• Charles Nowlan, who arrived in New London, Connecticut in 1816 [5]
  • Patrick Nowlan, aged 23, who arrived in New York in 1817 [5]
  • Michael Nowlan, aged 27, who landed in Missouri in 1844 [5]
  • ... (More are available in all our PDF Extended History products and printed products wherever possible.)

Canada Nowlan migration to Canada +

Some of the first settlers of this family name were:

Nowlan Settlers in Canada in the 19th Century
  • John Nowlan, who landed in Nova Scotia in 1808
  • Elizabeth Nowlan, who landed in Nova Scotia in 1818
  • Bridget Nowlan, who arrived in Nova Scotia in 1822
  • Margaret Nowlan, who landed in Nova Scotia in 1829
  • James Nowlan, aged 34, a labourer, who arrived in Saint John, New Brunswick in 1834 aboard the schooner "Jane" from Galway, Ireland
  • ... (More are available in all our PDF Extended History products and printed products wherever possible.)

Australia Nowlan migration to Australia +

Emigration to Australia followed the First Fleets of convicts, tradespeople and early settlers. Early immigrants include:

Nowlan Settlers in Australia in the 19th Century
  • Mr. James Nowlan, British Convict who was convicted in Middlesex, England for life, transported aboard the "Coromandel" on 4th December 1803, arriving in New South Wales, Australia [6]
  • Mrs. Mary Nowlan, (nee Burke), (b. 1822), aged 27, Irish servant who was convicted in Wexford, Ireland for 7 years for burglary, transported aboard the "Earl Grey" on 17th December 1849, arriving in Tasmania ( Van Diemen's Land), she died in 1897 [7]
  • Lawrence Nowlan, aged 37, a labourer, who arrived in South Australia in 1852 aboard the ship "Marshall Bennett" [8]
  • Michael Nowlan, aged 40, a mason, who arrived in South Australia in 1854 aboard the ship "Hyderabad" [9]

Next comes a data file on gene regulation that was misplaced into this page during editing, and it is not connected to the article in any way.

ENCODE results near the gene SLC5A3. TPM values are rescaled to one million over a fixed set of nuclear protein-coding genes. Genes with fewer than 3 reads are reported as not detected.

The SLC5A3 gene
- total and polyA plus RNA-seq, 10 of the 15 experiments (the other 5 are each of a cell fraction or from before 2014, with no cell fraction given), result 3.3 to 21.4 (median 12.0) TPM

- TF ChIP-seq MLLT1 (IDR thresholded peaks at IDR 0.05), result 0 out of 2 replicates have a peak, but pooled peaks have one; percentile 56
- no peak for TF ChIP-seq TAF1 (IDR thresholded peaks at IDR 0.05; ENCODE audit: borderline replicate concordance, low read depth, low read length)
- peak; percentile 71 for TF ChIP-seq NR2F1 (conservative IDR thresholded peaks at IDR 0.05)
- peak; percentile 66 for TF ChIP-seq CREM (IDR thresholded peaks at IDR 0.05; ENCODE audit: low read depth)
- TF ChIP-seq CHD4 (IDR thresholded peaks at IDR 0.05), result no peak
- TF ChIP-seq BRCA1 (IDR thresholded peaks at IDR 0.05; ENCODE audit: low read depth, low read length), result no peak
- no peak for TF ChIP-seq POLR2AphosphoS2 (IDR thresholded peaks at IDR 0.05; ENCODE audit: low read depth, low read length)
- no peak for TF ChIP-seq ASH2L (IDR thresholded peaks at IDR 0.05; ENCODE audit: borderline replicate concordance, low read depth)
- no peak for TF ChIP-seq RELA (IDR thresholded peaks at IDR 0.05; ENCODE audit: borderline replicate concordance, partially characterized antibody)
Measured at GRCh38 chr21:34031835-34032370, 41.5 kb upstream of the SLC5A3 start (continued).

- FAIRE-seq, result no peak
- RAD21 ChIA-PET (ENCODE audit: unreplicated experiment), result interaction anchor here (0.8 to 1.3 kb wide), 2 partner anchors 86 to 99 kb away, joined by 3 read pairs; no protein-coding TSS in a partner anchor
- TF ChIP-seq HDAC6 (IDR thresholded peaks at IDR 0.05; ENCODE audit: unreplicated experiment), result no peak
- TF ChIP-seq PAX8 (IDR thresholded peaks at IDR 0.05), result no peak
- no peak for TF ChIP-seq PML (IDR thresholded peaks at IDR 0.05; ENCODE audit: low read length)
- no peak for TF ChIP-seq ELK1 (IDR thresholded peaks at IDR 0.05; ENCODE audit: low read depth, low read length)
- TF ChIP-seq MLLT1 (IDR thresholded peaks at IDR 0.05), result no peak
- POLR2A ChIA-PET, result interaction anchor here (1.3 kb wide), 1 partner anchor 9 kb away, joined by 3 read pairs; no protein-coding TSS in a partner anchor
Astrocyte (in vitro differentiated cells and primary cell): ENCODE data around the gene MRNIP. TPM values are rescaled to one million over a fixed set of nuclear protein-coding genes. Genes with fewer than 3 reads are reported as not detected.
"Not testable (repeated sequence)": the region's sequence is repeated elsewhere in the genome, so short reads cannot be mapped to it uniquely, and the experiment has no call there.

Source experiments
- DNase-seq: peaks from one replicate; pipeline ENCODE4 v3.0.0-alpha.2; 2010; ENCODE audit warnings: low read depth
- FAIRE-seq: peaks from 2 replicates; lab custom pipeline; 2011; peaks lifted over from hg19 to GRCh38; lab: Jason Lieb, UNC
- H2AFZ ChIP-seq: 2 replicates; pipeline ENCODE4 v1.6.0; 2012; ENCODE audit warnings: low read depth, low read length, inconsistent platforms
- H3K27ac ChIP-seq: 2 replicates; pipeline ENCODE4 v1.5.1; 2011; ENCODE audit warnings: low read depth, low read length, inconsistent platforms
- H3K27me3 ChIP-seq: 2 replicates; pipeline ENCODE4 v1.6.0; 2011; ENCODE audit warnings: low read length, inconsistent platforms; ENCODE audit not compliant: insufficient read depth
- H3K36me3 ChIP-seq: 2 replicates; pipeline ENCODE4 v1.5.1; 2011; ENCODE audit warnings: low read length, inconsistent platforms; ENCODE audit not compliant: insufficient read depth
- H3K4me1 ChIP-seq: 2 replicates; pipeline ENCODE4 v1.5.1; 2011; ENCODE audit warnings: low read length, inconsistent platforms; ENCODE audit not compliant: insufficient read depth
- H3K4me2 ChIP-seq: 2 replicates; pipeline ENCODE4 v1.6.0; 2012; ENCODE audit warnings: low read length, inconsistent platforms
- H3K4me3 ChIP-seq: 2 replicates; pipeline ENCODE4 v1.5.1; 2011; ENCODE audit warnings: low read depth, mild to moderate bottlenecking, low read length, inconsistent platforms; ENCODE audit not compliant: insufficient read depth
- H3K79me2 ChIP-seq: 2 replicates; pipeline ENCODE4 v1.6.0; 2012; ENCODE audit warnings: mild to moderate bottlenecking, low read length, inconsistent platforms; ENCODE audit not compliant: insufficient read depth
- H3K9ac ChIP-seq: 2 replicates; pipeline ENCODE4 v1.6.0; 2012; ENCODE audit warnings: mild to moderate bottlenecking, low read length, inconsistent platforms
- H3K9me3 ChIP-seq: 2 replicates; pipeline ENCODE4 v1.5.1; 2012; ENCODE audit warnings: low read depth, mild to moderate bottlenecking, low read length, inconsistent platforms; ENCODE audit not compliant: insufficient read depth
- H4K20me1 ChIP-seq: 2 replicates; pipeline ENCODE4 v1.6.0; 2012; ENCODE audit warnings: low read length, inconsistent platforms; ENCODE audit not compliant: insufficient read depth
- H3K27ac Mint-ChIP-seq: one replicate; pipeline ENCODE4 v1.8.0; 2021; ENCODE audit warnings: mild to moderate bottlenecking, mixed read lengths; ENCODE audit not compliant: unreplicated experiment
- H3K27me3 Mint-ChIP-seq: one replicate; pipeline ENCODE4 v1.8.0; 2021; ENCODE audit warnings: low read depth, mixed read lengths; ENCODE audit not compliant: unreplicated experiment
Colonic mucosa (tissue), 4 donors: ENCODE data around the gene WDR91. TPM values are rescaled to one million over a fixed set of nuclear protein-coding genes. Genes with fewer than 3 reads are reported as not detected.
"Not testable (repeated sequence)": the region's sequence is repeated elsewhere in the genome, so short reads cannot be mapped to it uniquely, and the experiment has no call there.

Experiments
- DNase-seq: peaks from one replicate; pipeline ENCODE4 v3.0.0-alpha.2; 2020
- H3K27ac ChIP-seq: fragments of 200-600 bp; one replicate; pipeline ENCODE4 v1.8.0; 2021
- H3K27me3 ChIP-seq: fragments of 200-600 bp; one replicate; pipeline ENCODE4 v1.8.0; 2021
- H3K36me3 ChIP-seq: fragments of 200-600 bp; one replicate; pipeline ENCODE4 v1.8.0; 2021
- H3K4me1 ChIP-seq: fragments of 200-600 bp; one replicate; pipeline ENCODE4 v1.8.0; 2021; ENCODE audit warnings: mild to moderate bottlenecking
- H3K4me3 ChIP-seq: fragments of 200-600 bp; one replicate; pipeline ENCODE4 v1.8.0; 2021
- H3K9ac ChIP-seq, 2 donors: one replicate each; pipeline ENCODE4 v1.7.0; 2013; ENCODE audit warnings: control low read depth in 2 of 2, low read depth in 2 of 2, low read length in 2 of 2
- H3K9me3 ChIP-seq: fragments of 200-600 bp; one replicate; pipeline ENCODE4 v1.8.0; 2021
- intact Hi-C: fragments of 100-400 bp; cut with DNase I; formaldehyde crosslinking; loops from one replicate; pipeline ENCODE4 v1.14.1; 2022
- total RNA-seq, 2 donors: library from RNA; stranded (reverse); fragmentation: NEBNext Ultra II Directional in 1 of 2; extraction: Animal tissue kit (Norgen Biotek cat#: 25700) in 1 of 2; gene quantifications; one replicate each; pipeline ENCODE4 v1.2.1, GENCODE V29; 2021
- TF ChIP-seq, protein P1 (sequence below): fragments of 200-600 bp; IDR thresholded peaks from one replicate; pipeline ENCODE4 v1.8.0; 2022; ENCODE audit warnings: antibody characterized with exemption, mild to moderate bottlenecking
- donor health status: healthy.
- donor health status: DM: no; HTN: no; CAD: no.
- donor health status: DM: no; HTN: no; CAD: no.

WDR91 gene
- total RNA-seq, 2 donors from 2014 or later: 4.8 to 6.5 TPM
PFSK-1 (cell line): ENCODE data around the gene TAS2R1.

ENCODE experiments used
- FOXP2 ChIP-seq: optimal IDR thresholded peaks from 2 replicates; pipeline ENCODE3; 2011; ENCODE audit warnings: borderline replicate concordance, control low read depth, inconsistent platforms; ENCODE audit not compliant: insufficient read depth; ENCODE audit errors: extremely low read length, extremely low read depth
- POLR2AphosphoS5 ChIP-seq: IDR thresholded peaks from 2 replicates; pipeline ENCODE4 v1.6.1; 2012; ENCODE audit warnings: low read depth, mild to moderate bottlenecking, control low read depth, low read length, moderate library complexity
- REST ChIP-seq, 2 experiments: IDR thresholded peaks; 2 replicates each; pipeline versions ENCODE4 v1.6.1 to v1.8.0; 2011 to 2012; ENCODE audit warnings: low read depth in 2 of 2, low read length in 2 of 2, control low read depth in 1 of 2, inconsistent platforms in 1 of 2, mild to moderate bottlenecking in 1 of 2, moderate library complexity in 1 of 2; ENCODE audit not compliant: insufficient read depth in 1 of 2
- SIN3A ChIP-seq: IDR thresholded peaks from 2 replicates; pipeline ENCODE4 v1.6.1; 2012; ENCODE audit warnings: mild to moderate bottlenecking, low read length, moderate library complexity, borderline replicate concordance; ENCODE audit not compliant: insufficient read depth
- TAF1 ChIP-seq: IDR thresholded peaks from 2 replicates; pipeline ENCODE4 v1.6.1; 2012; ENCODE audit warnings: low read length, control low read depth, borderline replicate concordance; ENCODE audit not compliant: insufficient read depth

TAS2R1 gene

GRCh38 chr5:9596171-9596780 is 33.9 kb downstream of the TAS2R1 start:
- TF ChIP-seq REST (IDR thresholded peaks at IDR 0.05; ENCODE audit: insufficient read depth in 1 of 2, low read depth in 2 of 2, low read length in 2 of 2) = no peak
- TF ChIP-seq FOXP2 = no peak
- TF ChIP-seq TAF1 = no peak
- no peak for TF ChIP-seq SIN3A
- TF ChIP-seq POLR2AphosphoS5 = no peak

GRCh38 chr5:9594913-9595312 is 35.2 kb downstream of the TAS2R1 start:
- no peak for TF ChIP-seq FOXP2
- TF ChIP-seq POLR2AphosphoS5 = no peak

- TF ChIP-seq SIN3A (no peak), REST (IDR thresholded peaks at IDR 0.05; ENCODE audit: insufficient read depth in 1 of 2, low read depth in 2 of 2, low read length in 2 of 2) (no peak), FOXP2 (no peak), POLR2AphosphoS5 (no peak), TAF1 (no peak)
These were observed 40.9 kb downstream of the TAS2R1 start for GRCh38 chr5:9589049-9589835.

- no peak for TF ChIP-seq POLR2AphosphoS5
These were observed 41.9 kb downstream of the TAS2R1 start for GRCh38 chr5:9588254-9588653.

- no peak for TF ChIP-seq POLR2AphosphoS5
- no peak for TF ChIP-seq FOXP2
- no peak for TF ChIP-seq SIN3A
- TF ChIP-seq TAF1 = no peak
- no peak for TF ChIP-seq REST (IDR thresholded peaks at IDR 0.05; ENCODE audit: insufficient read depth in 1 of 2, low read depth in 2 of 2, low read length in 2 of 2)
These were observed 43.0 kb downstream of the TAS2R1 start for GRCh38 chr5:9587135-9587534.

• Bridget Nowlan, aged 21, a servant, who arrived in South Australia in 1854 aboard the ship "Lord Raglan" [10]
  • ... (More are available in all our PDF Extended History products and printed products wherever possible.)

New Zealand Nowlan migration to New Zealand +

Emigration to New Zealand followed in the footsteps of the European explorers, such as Captain Cook (1769-70): first came sealers, whalers, missionaries, and traders. By 1838, the British New Zealand Company had begun buying land from the Maori tribes, and selling it to settlers, and, after the Treaty of Waitangi in 1840, many British families set out on the arduous six month journey from Britain to Aotearoa to start a new life. Early immigrants include:

Nowlan Settlers in New Zealand in the 19th Century
  • Mr. Nowlan, Australian settler travelling from Sydney aboard the ship " Dublin Packet" arriving in Cloudy Bay, South Island, New Zealand in 1838 [11]
  • Miss Mary Nowlan, Canadian settler travelling from Prince Edward Island aboard the ship "Prince Edward" arriving in Auckland, New Zealand on 13th May 1859 [12]
  • Miss Anne Nowlan, Canadian settler travelling from Prince Edward Island aboard the ship "Prince Edward" arriving in Auckland, New Zealand on 13th May 1859 [12]
  • Miss Bridget Nowlan, Canadian settler travelling from Prince Edward Island aboard the ship "Prince Edward" arriving in Auckland, New Zealand on 13th May 1859 [12]
  • Miss Margaret Nowlan, Canadian settler travelling from Prince Edward Island aboard the ship "Prince Edward" arriving in Auckland, New Zealand on 13th May 1859 [12]
  • ... (More are available in all our PDF Extended History products and printed products wherever possible.)

Contemporary Notables of the name Nowlan (post 1700) +